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Car Recall

GM Recall Affects 41,000 Vehicles, Including Cobalt, Equinox

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author photo by Jeffrey Archer
  • GM recall affects 40,859 vehicles, including Cobalt, Equinox and Saturn Ion.
  • Dealers will replace the fuel pump for free.

General Motors is recalling nearly 41,000 vehicles due to a potential fuel leak that could result in a fire. According to GM and the federal government's National Highway Traffic Safety Administration (NHTSA), the fuel leak affects five different models sold in certain states.

The most popular model affected was the 2007-2009 Chevrolet Cobalt, which the automaker recalled along with its mechanical twins: the 2007-2009 Pontiac G5 and 2007 Saturn Ion. According to GM, the recall applies to 2007 Cobalt, G5 and Ion models sold in Arizona, California, Florida, Nevada or Texas; 2008 Cobalt and G5 models sold in Arizona; and 2009 Cobalt and G5 models sold in Arizona, Arkansas, California, Nevada, Oklahoma or Texas.

In addition to the Cobalt, G5 and Ion, the recall also affected the 2007 Chevrolet Equinox crossover and its mechanical twin, the 2007 Pontiac Torrent. The automaker says it has sold Equinox and Torrent models affected by the recall in Arizona, California, Nevada and Texas.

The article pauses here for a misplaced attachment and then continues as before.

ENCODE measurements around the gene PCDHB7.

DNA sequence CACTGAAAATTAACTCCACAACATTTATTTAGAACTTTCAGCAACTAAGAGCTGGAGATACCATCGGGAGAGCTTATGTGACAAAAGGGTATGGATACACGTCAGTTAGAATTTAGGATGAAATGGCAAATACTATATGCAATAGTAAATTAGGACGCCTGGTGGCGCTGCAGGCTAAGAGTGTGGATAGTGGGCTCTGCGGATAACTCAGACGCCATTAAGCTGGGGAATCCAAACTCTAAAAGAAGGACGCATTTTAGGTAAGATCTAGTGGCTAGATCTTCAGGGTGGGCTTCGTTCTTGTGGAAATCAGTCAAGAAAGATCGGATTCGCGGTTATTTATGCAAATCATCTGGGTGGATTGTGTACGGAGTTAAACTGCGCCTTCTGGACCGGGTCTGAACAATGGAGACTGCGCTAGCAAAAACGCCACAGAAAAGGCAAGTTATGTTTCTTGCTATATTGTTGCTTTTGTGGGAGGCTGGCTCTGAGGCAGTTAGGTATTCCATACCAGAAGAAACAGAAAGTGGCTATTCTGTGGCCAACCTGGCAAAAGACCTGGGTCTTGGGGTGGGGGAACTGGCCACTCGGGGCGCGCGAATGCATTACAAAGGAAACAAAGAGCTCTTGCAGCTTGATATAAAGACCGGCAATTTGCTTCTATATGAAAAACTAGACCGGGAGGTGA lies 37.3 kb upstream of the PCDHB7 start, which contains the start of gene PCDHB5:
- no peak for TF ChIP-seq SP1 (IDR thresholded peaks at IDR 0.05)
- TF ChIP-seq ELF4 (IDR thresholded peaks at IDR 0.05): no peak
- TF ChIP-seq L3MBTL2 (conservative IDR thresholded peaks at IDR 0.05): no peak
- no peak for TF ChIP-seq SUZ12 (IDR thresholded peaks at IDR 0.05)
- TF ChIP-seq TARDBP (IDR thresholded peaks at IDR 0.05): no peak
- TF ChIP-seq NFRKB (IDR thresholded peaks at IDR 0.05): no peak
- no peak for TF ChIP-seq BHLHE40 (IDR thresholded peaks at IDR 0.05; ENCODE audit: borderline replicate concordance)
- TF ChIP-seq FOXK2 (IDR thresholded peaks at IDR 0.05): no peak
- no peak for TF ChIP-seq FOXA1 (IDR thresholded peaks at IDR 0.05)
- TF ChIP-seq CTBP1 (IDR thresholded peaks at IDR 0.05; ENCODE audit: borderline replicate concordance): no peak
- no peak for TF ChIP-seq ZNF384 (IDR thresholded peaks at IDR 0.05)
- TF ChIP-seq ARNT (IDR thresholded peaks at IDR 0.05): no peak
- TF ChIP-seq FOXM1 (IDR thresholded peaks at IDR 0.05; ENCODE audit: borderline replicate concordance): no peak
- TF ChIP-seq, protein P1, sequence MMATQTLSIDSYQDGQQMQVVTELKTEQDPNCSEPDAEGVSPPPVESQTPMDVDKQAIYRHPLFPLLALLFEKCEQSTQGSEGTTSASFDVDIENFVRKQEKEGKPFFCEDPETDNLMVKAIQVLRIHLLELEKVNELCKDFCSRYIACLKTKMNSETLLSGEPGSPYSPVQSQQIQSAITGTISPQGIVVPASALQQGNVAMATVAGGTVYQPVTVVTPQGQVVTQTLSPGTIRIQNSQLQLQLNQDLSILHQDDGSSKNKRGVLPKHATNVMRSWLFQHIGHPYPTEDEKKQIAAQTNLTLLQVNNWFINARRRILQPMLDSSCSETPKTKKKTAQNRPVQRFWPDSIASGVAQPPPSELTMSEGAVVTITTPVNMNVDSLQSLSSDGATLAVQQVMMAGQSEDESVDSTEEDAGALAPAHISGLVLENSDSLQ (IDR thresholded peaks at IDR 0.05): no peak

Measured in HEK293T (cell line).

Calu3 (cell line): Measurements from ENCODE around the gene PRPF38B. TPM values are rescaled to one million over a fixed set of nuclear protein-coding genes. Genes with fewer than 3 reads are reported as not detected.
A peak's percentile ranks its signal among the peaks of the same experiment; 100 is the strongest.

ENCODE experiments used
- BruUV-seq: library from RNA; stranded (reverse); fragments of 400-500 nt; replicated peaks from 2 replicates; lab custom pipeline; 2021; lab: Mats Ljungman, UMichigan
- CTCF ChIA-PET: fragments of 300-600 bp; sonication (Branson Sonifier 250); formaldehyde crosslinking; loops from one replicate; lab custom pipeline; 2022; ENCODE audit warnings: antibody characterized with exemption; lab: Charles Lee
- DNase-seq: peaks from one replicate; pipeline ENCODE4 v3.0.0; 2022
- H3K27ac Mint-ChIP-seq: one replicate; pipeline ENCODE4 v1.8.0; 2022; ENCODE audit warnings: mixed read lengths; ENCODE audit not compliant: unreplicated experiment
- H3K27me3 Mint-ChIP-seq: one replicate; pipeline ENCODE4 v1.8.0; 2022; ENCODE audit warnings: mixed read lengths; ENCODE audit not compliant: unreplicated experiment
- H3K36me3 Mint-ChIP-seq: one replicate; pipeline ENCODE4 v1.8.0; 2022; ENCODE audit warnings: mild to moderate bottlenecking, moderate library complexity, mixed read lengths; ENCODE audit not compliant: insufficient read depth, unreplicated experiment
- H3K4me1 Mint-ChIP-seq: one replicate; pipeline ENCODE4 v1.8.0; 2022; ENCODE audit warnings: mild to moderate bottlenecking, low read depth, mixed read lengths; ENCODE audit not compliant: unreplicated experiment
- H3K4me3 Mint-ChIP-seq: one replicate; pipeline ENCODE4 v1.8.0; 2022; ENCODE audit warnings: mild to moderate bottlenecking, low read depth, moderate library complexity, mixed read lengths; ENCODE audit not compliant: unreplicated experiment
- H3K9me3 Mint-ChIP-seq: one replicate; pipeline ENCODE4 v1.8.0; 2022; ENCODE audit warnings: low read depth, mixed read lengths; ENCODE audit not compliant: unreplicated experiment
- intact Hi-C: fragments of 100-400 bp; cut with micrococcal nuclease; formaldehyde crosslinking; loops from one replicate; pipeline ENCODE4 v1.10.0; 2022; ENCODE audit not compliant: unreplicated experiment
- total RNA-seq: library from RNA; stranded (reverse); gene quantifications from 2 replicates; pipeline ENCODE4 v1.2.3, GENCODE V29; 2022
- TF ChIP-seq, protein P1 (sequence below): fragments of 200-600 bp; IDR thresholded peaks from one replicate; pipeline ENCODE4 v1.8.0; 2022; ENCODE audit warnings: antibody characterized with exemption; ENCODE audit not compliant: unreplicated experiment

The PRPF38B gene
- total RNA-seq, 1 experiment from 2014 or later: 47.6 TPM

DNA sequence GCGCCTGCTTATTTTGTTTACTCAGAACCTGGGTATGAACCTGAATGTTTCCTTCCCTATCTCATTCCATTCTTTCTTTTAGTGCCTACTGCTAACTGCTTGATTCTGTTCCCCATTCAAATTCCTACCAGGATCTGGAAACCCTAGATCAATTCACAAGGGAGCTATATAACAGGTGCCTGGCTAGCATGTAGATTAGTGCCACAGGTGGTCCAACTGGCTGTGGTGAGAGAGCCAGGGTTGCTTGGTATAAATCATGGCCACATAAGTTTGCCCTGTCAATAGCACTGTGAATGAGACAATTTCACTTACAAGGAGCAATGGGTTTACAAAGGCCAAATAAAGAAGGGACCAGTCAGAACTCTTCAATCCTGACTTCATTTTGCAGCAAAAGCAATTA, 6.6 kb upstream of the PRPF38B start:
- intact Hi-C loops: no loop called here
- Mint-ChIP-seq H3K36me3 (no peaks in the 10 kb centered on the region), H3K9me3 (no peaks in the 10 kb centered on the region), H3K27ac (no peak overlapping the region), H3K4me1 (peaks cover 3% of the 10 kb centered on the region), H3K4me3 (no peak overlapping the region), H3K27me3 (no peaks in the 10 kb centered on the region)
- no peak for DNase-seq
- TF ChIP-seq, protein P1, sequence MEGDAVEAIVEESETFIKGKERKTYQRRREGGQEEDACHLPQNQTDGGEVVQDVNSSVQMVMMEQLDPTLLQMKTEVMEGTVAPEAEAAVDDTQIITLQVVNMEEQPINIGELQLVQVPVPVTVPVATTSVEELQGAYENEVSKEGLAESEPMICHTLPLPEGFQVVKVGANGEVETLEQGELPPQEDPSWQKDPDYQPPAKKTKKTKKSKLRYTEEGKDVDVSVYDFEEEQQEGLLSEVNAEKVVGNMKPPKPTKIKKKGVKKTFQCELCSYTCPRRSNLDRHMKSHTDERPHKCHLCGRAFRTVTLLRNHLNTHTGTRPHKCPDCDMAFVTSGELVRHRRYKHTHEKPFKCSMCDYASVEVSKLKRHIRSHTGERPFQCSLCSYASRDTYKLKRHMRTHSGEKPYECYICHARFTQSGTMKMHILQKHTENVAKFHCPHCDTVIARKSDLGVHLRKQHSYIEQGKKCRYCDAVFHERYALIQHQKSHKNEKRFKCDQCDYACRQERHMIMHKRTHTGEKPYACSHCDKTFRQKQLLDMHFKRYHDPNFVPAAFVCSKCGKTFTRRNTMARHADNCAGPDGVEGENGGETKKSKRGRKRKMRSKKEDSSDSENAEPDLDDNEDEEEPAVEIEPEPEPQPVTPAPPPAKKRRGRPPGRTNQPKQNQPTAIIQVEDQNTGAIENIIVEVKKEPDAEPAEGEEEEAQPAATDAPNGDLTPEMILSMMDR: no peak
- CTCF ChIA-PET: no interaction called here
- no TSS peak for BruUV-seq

According to NHTSA, the recall is necessary because a plastic part in the fuel pump may crack, potentially causing a fuel leak. The government agency says such leakage could lead to a fire, making the affected vehicles unsafe to drive and rendering the recall necessary.

While it will be easy for GM to track down owners of recalled cars who purchased their vehicles new, it's harder for the automaker to notify used car owners. As a result, owners with questions can call General Motors at 1-800-521-7300 for more information on the recall.

If you purchased one of the affected vehicles used, we suggest calling GM as a precaution--even if you don't live in one of the states on the automaker's list. Because thousands of used cars sell at auctions every year, it's hard to know precisely where any one vehicle was originally sold without checking with GM.

GM says it will mail out recall notices shortly, urging drivers of affected vehicles to visit a dealership. There, affected vehicles will have their fuel pumps inspected and replaced free of charge, if necessary.

What it means to you: Because it only affects vehicles sold in certain states, this GM recall is complicated. So don't hesitate to call the automaker if you're unsure whether it affects your car.

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